For Daytraders, It’s Adapt or Die

11/09/2011 7:00 am EST

Focus: STOCKS

Steven Spencer

Partner, SMB Capital

Rampant volatility, news-driven market action, and the prevalence of automated trading systems mean daytraders have to adjust to stay alive in this environment. A recent trade example shows why.

What are you doing as a daytrader to adapt and succeed in this tape-reading environment?

This market can be rough for novice daytraders trying to figure out a way to find consistency. The bots are alive and well, the volatility remains high, and headline risk abounds. Trades that worked only a few short months ago are now being piled up like garbage on the streets of New York with the sanitation department on strike!

Yes, your profit and loss (P&L) will stink just like garbage on a hot summer day if you don’t adapt. The automated trading systems and bots are hunting stops and swapping both sides of important levels before making the real move.

The shakeouts against the trend are not of the junior variety; they are big boy shakes. The headlines or comments from Europe can turn a winner into a loser in seconds.

Sounds impossible, right? Wrong. Manage your size better (smaller or around a core of shares), expect big players to try to shake you out of your trade (find entries or add to a position by using them), and use relative strength to mute some of the headline spikes (short only the weakest, go long only the strongest).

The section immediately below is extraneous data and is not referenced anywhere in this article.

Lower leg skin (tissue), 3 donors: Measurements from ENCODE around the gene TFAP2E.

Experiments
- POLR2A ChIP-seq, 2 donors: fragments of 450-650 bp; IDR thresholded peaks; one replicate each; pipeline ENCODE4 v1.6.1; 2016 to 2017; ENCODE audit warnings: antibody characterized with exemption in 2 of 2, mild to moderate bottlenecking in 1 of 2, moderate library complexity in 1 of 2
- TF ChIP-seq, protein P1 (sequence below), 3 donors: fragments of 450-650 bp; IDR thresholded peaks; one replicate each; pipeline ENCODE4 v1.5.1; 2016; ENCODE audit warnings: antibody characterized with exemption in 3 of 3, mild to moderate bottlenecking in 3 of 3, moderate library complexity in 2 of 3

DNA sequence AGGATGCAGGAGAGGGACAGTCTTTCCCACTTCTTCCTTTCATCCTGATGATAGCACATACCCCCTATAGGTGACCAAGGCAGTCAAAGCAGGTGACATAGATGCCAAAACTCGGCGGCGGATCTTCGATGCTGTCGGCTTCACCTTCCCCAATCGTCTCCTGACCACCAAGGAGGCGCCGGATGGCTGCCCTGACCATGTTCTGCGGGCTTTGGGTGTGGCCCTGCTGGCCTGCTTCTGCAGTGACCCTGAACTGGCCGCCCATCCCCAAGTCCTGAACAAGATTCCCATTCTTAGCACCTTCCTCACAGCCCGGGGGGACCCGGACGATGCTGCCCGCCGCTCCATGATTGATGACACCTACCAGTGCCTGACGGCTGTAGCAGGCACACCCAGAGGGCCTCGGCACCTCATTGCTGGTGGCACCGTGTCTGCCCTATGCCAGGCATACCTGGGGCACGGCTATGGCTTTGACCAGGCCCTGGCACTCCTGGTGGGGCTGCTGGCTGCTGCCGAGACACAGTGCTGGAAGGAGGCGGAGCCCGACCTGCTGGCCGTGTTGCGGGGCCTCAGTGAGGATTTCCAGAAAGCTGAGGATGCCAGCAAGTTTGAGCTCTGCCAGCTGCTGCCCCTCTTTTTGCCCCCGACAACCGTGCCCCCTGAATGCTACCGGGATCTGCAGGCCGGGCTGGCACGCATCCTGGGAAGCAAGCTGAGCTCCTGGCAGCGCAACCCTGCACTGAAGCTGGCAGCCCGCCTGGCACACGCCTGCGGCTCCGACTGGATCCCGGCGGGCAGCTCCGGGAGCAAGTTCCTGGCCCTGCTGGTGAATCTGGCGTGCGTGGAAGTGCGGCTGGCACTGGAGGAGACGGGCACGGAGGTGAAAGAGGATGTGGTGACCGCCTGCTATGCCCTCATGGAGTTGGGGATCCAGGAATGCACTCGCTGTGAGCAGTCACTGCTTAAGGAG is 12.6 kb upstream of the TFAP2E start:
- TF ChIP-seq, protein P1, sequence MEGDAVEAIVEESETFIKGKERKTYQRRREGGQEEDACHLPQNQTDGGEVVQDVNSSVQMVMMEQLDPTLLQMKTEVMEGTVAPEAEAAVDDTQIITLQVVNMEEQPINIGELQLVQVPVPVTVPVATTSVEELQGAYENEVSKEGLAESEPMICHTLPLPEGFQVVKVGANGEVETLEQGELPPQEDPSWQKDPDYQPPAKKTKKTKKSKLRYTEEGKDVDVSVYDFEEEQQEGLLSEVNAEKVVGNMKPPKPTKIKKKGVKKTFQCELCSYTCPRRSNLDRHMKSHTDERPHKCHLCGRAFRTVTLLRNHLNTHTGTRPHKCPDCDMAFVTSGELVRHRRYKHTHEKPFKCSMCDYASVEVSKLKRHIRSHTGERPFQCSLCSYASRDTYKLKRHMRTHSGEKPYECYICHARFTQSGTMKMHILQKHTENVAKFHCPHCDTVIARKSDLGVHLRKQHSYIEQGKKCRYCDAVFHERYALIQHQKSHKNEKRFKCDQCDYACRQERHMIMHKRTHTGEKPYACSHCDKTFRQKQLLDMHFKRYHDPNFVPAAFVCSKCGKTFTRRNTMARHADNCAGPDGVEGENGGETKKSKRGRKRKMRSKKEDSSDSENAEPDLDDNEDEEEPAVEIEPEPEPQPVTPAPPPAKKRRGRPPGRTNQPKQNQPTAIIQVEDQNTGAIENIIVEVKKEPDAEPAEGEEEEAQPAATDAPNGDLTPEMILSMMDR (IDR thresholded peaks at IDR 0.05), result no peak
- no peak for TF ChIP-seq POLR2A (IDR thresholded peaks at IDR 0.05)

See related: Spot Leaders and Losers with RS Analysis

These days the nice “draw a pencil-line level with a nickel stop” trades are even fewer and farther between. You have to be thinking ahead about the things being used to get you out of good positions and adapt to them. Try anticipating them and be prepared to take advantage.

For example, on Monday, Vertex Pharmaceuticals (VRTX) was under pressure and heavy all day, but this was not an easy trade if you got too big or added on weakness. You needed to give it room and wait for the misguided longs to get rolled over before it paid on the short side that afternoon.

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The Spyder Trust (SPY) had the spike at 1:57 pm ET and VRTX found sellers in the offer and held it in check (relative strength saves your position from the headline). That spot in the day made it clear a new low of the day was a decent probability, and it found it shortly afterwards.

Next up, the “buy the new low” automated trading systems do their thing; you should have been expecting it. Now just wait for some stretch to the downside to get the bottom pickers to head for the exits.

Daytrading requires the ability to adapt if you plan on making it a career. What worked last week won’t work this week. Get used to it!

By Steve Spencer, trader, SMB Capital

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